We had settled on our victim: Garrett Aden’s house. He lives in the blue and gold town, Ayersville, so we believed it’d be an easy target. At eleven at night, I parked my jet black, tiny chevy sonic in a dark area beside a firehouse and a patch of mini pine trees. We slowly crept over and hid beside the neighbor’s truck. We knocked on the door and windows a few times while seeing people inside, knocking on the door and windows and someone opened up the door and looked. We hid behind that truck and the grown man shut the door and went back inside. Ryan walked up to the door to knock one more time, but before he could get there, the man started opening the door so Ryan hid beside this tree. The guy started creeping towards Ryan with long skinny object, appearing to be a pitchfork. Whack! He heaved it around the tree so hard it sounded like he knocked the tree over, barely missing Ryan’s head. Ryan screamed, “Go! Go! Go!” We all scampered towards the country road as felt our blood rushing through and filling our veins with adrenaline, while running down the street with this guy chasing us. Patter patter patter, our feet hit the road as we dashed away. The man stopped chasing and we ran behind this white, old, abandoned barn. We were stepping in mud puddles everywhere, making our feet as wet as the ocean floor. We tried coming up with a plan to get back to the car without getting found. “Let’s go through the field,” Nick declared. We crept across the road and saw this same guy holding a shotgun in his arms. We shook and breathed nervously, seriously scared. We fled down in the ditch and vaulted across. Isaac’s foot slipped, making his brand new grey shoes turn dark brown in an instant. We slithered through this field to the area of my car. We started to smell pine, so we knew we appeared to be near my car. We had no idea what we would do considering the fact that the car was right across from his house and the man was outside on his phone. He hopped in his car and drove down the street, and we all sprinted to the car, I started it and backed up. I flipped off my headlights so this man wouldn’t see me. Ryan told me that there was this little road across this little ditch, so I trusted him. The guy stopped and turned around and headed back to his house. I slowly went through this little ditch, not seeing a single thing. Ryan jumped out and called my phone to try to lead my car in the right direction. A sheriff pulled into the guy's driveway but, we sat in all of these random people's’ back yard, hidden. I saw the reverse lights of the sheriff and heard Nick yell, “We have to go now!” As he says this repeatedly, I grasped my shift lever and shifted the car into drive and started driving, seeing this big camper to my left, only six inches away from my mirror. Isaac was in the back seat shouting, “I can’t get caught; my mom will kill me.”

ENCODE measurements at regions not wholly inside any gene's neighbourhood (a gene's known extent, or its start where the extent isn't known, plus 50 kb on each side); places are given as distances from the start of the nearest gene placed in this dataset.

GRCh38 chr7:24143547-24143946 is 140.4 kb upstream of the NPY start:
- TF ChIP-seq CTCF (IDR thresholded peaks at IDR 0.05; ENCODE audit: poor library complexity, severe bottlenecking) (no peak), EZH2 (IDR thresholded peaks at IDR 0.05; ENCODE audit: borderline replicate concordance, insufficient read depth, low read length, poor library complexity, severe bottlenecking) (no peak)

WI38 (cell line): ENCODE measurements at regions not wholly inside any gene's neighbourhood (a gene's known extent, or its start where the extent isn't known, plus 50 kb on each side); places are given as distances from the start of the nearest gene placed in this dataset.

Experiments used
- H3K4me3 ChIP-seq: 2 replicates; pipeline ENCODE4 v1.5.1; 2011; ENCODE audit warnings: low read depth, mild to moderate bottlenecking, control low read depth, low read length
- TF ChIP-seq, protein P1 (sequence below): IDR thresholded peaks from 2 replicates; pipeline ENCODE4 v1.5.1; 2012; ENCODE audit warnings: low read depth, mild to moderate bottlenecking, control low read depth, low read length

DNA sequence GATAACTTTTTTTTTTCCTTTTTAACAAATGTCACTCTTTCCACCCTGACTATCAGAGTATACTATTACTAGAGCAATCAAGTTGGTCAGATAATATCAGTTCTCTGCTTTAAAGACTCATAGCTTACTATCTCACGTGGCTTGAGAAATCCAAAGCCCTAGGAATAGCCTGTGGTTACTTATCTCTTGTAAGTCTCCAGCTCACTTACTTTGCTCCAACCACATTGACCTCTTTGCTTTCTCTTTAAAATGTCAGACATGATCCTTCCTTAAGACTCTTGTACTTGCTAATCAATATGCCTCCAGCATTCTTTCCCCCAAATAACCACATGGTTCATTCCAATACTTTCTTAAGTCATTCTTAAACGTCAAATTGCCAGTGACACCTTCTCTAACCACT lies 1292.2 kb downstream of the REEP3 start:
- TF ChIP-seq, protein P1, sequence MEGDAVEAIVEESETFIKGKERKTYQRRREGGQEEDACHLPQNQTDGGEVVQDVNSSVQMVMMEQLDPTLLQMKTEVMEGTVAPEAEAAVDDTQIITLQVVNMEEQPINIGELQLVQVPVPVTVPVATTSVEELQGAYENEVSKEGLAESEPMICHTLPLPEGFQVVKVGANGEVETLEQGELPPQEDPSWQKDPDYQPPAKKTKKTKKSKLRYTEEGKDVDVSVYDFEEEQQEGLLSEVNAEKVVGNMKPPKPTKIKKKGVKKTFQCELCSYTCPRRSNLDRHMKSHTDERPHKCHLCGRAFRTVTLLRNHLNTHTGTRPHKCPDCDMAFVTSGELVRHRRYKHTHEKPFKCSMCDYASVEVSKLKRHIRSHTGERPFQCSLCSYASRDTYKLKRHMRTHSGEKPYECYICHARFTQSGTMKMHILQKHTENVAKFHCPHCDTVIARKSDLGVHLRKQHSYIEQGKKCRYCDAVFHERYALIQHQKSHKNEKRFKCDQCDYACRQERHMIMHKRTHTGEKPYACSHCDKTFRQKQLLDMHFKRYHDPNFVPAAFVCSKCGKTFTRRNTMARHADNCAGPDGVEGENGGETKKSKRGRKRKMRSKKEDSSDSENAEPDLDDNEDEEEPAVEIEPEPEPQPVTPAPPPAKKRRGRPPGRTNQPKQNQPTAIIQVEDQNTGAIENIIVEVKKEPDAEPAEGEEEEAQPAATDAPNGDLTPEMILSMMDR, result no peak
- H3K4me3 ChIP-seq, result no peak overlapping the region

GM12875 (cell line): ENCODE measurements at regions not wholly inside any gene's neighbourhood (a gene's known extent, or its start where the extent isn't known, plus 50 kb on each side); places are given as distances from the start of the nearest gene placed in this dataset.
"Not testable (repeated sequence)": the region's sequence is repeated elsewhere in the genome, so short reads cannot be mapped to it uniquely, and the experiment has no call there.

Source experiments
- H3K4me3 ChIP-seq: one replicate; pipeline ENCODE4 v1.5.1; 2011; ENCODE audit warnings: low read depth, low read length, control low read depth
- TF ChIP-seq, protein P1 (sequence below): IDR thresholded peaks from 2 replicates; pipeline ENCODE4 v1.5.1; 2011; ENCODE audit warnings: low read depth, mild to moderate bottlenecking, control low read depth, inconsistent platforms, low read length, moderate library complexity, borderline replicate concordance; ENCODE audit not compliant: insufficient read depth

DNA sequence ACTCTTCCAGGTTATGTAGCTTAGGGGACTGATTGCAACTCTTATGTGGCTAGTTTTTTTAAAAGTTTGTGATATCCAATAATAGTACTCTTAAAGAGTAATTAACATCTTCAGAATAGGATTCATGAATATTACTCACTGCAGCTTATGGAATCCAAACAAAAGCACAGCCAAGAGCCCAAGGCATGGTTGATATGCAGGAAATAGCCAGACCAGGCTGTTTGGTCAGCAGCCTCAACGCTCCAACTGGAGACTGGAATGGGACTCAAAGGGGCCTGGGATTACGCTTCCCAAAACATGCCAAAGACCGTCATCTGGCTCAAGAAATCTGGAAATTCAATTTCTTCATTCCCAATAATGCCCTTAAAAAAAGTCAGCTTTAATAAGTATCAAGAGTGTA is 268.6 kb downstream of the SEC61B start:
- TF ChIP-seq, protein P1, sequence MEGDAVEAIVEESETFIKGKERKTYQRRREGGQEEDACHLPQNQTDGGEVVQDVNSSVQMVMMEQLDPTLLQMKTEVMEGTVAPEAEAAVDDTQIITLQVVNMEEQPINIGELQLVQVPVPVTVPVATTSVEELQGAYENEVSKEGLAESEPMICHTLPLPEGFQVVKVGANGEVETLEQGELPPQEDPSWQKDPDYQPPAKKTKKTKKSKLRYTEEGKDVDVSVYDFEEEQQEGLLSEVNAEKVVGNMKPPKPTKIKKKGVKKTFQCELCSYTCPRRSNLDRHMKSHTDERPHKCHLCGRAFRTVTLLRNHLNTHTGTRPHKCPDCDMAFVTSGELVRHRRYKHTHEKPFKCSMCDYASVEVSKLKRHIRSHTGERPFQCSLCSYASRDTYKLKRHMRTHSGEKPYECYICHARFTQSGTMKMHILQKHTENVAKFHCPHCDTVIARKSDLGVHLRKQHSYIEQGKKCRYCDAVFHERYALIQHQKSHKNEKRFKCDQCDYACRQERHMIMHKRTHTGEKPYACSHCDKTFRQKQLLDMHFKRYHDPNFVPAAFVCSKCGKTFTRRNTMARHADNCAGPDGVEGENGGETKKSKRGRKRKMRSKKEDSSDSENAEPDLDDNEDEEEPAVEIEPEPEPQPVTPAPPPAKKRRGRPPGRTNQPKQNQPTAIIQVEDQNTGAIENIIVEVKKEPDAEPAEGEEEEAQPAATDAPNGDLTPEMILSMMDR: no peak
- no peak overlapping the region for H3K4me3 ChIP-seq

Suddenly, I heard pounding on my hood and I thought I just hit my friend Ryan. I almost knocked down a mailbox, but Ryan was fine. He hopped in and demanded, “The path is right there. Turn on your lights and go!” I saw the path and flew down it. As we turned onto Highland Center road, there was this truck, inching closer and then backing away. We thought this was a sheriff. I was scared for my life because I didn’t want to lose my license. The truck turned on a different road. I sighed with relief and we all just started laughing, talking about how crazy that was.
We all stayed at Nick’s house that night. We cruised for another ten or more minutes and then went to his house and we went up to his room. We talked about how notorious this night was and fell asleep.
Waking up the next morning, we all dashed downstairs to the homey smell of butter on the warm fluffy goodness. Nick’s mom made the best breakfast. I grabbed a plate and plopped down a soft piece of heaven. I headed towards the sugary liquid called syrup and slathered my golden brown pancakes.
After we attacked those pancakes, we left for a baseball game. “What a beautiful day for baseball,” I exulted. We were all kind of nervous since we knew we’d see Garrett Aden at baseball. We walked into the big stinky locker room, while we heard Garrett describe the incident: “My dad was going to shoot them with a shotgun!” Trying not to look suspicious, I asked, “What are you guys talking about?” He explained the incident that we caused. We left the conversation giggling under our breath.